May struggles for control as ministers lay out rival plans in case her deal voted down
Theresa May is battling to maintain cabinet discipline as senior ministers set out rival plans for dealing with the rejection of her Brexit plan.
The British prime minister insisted she was focused on getting her deal through parliament, despite cabinet members Andrea Leadsom and Amber Rudd speculating about what might happen if MPs throw out the Withdrawal Agreement in January.
Commons Leader Ms Leadsom said a "managed no-deal" was a possibility, while Work and Pensions Secretary Ms Rudd acknowledged there was a "plausible argument" for a second referendum.
Mrs May said: "Cabinet ministers and I have all been very clear that we are working and focusing on working on ensuring that we can get the deal that we've agreed with the European Union agreed and through parliament in the meaningful vote."
Mrs May said yesterday the UK was still seeking "greater political and legal reassurances" from the EU over elements of her plan, particularly the backstop measures designed to prevent a hard border in Ireland, before it is put before MPs in January.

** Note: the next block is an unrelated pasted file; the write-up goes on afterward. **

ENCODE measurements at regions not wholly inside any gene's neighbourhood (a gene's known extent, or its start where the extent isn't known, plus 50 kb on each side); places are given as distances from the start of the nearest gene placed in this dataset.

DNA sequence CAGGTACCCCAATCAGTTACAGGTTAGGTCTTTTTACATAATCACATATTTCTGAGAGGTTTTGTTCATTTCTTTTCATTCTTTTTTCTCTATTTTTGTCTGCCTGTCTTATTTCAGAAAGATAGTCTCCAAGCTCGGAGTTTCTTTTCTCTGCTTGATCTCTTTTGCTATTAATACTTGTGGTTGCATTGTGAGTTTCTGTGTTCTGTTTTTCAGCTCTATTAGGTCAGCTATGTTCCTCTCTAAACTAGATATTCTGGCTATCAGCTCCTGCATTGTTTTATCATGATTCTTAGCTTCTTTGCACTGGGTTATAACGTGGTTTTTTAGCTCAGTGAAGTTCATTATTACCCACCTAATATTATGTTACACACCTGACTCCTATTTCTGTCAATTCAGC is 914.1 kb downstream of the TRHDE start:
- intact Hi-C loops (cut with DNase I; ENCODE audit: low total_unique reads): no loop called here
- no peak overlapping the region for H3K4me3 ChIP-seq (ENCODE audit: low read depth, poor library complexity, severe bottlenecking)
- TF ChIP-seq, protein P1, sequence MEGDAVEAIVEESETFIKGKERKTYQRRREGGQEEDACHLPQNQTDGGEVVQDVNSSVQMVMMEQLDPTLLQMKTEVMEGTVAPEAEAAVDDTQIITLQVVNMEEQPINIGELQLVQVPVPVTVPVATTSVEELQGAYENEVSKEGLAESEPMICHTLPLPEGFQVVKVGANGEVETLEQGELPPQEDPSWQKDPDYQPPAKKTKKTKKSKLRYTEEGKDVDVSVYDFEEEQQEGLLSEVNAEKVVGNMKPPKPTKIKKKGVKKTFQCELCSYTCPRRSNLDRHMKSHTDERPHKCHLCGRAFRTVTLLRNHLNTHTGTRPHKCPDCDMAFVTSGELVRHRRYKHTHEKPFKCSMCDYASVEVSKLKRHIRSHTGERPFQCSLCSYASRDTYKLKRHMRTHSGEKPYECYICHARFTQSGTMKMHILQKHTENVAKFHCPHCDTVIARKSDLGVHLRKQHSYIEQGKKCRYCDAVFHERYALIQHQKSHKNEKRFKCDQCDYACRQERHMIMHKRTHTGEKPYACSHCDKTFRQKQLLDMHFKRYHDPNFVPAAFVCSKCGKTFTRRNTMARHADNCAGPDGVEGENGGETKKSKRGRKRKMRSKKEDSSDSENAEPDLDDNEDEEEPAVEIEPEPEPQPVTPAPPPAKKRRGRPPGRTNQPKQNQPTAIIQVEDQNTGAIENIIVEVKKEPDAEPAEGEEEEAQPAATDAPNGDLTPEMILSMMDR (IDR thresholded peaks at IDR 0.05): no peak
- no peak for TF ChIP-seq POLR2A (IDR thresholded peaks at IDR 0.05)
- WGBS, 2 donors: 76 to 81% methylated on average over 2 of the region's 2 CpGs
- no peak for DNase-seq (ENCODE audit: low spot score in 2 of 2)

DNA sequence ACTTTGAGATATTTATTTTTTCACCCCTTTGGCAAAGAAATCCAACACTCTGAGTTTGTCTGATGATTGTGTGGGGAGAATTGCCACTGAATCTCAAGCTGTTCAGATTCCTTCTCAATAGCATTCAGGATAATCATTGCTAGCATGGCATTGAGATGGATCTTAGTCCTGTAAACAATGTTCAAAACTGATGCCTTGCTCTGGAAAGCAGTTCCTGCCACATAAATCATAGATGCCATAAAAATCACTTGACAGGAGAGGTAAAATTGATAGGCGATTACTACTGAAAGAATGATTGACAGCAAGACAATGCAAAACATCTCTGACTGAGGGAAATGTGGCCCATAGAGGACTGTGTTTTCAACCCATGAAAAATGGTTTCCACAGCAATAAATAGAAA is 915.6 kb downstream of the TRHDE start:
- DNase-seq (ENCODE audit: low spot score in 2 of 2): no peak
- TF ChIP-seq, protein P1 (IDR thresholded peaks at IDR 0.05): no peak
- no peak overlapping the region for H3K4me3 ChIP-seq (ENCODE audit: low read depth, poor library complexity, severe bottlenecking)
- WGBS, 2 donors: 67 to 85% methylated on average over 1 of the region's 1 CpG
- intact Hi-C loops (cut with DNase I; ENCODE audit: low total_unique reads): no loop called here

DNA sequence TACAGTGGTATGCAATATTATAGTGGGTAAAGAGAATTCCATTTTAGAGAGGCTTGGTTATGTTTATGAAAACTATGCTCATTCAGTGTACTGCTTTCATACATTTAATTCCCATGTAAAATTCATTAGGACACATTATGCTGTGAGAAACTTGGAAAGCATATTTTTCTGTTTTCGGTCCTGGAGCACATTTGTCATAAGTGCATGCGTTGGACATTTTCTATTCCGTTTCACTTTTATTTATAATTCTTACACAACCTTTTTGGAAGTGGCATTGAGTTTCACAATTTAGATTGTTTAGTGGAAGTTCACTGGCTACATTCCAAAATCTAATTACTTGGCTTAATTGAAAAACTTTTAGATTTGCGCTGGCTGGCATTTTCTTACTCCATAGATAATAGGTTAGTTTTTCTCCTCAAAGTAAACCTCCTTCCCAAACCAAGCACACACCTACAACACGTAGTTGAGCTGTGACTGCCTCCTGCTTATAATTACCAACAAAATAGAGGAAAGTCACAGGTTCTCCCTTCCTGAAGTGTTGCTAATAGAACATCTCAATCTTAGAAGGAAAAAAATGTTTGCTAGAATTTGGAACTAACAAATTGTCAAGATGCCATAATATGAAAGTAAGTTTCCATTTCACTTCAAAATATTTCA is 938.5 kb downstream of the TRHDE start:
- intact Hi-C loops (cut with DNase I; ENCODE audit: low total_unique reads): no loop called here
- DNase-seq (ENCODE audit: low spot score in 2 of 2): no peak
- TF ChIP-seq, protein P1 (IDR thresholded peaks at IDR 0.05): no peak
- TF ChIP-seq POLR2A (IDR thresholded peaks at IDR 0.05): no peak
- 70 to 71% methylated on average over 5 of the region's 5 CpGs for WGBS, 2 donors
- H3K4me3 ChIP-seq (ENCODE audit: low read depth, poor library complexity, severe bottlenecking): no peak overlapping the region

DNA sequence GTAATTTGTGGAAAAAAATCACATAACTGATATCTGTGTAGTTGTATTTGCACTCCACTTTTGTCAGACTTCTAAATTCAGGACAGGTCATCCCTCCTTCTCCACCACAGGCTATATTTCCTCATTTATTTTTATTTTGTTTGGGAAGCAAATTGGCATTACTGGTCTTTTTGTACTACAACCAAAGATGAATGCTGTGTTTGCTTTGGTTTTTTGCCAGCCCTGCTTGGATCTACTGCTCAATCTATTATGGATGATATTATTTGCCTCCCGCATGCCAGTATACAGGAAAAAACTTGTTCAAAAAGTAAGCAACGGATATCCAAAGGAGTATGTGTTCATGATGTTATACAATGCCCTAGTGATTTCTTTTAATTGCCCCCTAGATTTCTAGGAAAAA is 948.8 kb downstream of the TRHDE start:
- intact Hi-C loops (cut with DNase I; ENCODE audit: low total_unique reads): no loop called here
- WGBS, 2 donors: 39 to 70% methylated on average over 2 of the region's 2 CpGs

She added: "Everybody is very clear that not only what government policy is but what we are all individually and collectively focused on is working to ensure that that deal is able to be agreed by and go through a meaningful vote in the House of Commons."
Brexiteer Ms Leadsom suggested she had been looking at the option of a managed no-deal - with a minimalist agreement with the EU - as an alternative to Mrs May's proposed deal.
In signs of further division, Ms Leadsom said a second referendum would be "unacceptable" - just hours after Ms Rudd's comments.
Ms Rudd, a prominent Remain supporter, insisted she was not calling for a referendum but wanted MPs across the Commons to reach a consensus to prevent a no-deal Brexit. Her intervention was welcomed as a "massive moment" by campaigners calling for a 'People's Vote'.